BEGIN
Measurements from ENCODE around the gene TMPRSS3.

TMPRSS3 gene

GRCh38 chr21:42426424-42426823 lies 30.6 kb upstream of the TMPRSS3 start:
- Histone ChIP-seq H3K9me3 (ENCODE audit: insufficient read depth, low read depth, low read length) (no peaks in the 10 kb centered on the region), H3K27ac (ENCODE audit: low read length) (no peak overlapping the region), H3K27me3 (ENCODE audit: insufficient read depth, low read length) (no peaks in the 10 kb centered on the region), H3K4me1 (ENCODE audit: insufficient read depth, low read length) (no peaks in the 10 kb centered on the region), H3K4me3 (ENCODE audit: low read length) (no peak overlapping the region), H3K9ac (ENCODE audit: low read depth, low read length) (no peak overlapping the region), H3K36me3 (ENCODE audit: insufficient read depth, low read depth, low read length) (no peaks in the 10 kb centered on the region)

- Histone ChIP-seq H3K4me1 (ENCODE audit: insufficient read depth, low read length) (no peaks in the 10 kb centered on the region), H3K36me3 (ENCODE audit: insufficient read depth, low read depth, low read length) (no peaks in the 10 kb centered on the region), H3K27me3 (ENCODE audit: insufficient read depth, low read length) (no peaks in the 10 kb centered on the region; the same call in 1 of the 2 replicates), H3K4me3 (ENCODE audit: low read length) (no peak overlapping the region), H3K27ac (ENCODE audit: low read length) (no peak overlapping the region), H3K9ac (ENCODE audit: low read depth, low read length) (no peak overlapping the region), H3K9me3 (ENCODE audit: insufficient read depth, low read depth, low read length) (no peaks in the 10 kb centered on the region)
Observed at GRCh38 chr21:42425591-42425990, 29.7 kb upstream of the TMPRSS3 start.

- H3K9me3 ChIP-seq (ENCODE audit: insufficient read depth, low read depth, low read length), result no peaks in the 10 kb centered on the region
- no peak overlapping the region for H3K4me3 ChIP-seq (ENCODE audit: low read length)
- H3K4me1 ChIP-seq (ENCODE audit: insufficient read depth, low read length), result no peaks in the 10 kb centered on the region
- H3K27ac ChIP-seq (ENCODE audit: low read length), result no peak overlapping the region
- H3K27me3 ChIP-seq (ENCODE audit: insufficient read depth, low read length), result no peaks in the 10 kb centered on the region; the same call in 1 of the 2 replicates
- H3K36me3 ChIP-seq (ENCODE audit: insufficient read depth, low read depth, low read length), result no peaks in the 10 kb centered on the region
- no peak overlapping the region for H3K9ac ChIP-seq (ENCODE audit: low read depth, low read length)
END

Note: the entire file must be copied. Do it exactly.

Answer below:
Measurements from ENCODE around the gene TMPRSS3.

TMPRSS3 gene

GRCh38 chr21:42426424-42426823 lies 30.6 kb upstream of the TMPRSS3 start:
- Histone ChIP-seq H3K9me3 (ENCODE audit: insufficient read depth, low read depth, low read length) (no peaks in the 10 kb centered on the region), H3K27ac (ENCODE audit: low read length) (no peak overlapping the region), H3K27me3 (ENCODE audit: insufficient read depth, low read length) (no peaks in the 10 kb centered on the region), H3K4me1 (ENCODE audit: insufficient read depth, low read length) (no peaks in the 10 kb centered on the region), H3K4me3 (ENCODE audit: low read length) (no peak overlapping the region), H3K9ac (ENCODE audit: low read depth, low read length) (no peak overlapping the region), H3K36me3 (ENCODE audit: insufficient read depth, low read depth, low read length) (no peaks in the 10 kb centered on the region)

- Histone ChIP-seq H3K4me1 (ENCODE audit: insufficient read depth, low read length) (no peaks in the 10 kb centered on the region), H3K36me3 (ENCODE audit: insufficient read depth, low read depth, low read length) (no peaks in the 10 kb centered on the region), H3K27me3 (ENCODE audit: insufficient read depth, low read length) (no peaks in the 10 kb centered on the region; the same call in 1 of the 2 replicates), H3K4me3 (ENCODE audit: low read length) (no peak overlapping the region), H3K27ac (ENCODE audit: low read length) (no peak overlapping the region), H3K9ac (ENCODE audit: low read depth, low read length) (no peak overlapping the region), H3K9me3 (ENCODE audit: insufficient read depth, low read depth, low read length) (no peaks in the 10 kb centered on the region)
Observed at GRCh38 chr21:42425591-42425990, 29.7 kb upstream of the TMPRSS3 start.

- H3K9me3 ChIP-seq (ENCODE audit: insufficient read depth, low read depth, low read length), result no peaks in the 10 kb centered on the region
- no peak overlapping the region for H3K4me3 ChIP-seq (ENCODE audit: low read length)
- H3K4me1 ChIP-seq (ENCODE audit: insufficient read depth, low read length), result no peaks in the 10 kb centered on the region
- H3K27ac ChIP-seq (ENCODE audit: low read length), result no peak overlapping the region
- H3K27me3 ChIP-seq (ENCODE audit: insufficient read depth, low read length), result no peaks in the 10 kb centered on the region; the same call in 1 of the 2 replicates
- H3K36me3 ChIP-seq (ENCODE audit: insufficient read depth, low read depth, low read length), result no peaks in the 10 kb centered on the region
- no peak overlapping the region for H3K9ac ChIP-seq (ENCODE audit: low read depth, low read length)